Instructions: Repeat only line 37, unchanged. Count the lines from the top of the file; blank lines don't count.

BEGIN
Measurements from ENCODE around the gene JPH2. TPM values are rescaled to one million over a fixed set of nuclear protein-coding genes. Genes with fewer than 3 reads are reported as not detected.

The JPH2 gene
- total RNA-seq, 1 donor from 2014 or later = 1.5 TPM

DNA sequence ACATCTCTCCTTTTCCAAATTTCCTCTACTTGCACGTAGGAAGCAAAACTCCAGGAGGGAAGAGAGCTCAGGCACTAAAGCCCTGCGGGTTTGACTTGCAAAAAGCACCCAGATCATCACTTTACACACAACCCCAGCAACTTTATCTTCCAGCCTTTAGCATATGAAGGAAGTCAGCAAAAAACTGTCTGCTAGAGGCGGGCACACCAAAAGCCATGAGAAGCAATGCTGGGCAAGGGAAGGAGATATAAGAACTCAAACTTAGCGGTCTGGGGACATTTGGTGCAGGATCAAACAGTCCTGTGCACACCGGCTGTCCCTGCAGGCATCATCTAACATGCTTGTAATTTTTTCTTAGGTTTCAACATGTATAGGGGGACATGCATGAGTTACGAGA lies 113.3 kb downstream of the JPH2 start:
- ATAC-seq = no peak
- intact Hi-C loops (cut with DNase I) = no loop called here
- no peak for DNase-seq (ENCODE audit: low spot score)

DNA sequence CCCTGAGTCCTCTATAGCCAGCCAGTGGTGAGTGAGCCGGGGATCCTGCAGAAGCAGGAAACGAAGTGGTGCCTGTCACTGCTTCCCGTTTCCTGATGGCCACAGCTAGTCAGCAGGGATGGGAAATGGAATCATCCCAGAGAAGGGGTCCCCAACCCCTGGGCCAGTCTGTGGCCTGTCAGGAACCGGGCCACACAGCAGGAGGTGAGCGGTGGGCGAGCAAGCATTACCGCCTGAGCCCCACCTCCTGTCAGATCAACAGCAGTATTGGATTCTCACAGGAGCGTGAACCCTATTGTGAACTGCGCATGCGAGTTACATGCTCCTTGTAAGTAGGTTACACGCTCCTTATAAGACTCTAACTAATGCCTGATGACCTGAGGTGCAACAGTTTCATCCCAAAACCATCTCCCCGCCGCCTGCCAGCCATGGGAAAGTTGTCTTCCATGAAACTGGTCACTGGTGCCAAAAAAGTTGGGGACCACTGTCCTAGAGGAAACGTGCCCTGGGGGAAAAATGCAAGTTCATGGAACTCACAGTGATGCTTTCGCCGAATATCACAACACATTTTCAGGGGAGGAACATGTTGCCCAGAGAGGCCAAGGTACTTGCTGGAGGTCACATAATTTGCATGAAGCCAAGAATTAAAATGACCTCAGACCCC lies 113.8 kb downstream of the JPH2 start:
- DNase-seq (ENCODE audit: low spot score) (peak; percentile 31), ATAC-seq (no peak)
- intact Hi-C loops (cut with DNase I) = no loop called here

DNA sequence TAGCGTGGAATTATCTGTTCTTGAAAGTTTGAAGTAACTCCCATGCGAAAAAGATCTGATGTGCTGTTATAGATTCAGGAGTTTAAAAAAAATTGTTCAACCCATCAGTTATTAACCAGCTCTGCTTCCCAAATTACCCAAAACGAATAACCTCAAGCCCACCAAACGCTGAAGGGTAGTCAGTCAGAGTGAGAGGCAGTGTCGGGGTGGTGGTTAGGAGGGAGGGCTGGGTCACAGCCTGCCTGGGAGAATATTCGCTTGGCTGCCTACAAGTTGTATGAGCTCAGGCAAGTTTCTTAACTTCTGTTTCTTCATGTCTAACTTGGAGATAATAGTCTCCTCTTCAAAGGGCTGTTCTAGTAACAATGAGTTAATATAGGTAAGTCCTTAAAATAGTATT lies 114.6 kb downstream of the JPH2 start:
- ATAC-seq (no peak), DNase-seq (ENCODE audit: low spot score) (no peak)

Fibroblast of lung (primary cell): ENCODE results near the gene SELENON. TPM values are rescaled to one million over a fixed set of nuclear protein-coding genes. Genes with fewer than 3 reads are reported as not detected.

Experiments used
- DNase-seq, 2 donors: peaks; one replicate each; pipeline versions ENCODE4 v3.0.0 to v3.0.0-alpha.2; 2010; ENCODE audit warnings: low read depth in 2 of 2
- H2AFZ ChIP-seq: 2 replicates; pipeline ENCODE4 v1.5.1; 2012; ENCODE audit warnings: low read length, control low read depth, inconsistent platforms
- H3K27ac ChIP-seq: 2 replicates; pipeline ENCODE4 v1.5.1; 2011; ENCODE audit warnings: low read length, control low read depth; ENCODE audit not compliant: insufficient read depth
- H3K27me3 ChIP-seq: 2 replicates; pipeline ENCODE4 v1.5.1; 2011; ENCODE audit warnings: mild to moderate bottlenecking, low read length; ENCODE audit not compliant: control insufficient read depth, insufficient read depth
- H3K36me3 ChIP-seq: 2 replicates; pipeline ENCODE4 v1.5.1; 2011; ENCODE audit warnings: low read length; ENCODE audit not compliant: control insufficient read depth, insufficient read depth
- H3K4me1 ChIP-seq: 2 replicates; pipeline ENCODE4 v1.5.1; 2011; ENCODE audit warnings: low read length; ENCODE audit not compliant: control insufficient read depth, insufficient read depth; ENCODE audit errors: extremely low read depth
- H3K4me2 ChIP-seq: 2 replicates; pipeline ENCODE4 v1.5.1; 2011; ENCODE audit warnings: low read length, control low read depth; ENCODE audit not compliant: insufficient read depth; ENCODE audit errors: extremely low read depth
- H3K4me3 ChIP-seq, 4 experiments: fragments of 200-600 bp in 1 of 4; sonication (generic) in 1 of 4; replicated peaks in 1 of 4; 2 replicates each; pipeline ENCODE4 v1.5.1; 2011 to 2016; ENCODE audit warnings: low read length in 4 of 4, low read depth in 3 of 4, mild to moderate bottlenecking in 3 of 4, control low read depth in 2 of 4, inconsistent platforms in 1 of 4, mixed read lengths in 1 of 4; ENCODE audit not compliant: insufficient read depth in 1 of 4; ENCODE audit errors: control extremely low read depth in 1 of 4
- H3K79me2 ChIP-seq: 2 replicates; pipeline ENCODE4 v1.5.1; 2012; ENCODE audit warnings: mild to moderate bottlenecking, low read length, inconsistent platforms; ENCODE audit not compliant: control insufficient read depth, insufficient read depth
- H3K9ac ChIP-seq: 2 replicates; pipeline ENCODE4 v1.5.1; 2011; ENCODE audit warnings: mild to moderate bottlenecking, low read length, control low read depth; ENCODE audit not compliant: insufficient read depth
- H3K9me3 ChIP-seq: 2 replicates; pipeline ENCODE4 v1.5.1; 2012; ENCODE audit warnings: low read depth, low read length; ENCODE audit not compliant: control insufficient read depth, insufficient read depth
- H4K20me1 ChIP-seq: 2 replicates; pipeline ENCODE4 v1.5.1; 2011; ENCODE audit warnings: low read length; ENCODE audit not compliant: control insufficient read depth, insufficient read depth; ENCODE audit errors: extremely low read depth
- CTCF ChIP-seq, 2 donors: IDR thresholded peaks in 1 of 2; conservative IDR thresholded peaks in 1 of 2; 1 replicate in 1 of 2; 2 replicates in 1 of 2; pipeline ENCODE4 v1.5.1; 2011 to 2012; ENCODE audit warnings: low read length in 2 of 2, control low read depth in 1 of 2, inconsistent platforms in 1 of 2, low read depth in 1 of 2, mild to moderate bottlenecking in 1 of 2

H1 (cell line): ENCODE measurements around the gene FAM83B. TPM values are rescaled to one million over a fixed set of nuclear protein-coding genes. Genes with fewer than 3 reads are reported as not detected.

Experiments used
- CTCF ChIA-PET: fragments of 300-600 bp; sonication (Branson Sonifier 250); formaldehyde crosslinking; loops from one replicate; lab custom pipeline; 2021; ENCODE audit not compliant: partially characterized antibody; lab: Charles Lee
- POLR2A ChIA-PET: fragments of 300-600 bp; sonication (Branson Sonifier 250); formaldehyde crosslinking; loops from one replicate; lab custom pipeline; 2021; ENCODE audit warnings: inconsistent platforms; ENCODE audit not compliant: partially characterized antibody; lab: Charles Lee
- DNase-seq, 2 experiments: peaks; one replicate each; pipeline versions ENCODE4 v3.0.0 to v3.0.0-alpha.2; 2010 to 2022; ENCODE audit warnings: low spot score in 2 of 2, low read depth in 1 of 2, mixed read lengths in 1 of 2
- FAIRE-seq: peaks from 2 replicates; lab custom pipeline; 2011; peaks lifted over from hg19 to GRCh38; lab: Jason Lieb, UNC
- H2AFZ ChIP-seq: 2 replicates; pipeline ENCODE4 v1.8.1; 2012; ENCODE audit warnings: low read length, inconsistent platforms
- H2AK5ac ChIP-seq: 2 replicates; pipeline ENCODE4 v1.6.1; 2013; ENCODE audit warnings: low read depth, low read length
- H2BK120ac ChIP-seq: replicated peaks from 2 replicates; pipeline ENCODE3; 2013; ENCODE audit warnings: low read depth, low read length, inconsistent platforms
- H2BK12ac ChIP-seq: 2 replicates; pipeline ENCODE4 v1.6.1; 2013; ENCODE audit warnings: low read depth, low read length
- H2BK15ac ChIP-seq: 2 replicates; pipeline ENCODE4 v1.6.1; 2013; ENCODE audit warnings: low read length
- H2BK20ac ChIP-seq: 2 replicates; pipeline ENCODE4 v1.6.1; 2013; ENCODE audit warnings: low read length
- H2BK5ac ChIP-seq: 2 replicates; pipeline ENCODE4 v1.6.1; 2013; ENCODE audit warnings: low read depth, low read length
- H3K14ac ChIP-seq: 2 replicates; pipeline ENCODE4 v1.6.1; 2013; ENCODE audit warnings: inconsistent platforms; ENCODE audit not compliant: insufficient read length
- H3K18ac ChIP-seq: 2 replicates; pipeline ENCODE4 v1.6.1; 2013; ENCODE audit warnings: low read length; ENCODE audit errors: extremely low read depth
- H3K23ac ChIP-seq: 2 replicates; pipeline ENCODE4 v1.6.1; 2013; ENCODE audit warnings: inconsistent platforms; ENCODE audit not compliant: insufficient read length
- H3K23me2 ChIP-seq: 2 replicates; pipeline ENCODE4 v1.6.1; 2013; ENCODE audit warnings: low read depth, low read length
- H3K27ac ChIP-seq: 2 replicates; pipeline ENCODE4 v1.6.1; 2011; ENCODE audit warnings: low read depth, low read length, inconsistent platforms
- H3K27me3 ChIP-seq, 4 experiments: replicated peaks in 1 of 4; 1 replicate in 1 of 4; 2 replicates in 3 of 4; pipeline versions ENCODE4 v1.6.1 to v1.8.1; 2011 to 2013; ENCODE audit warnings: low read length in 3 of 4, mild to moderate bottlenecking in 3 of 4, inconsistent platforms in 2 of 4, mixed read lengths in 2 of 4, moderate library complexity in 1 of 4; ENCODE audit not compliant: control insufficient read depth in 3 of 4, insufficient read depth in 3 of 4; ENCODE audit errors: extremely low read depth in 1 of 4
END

- H2BK12ac ChIP-seq: 2 replicates; pipeline ENCODE4 v1.6.1; 2013; ENCODE audit warnings: low read depth, low read length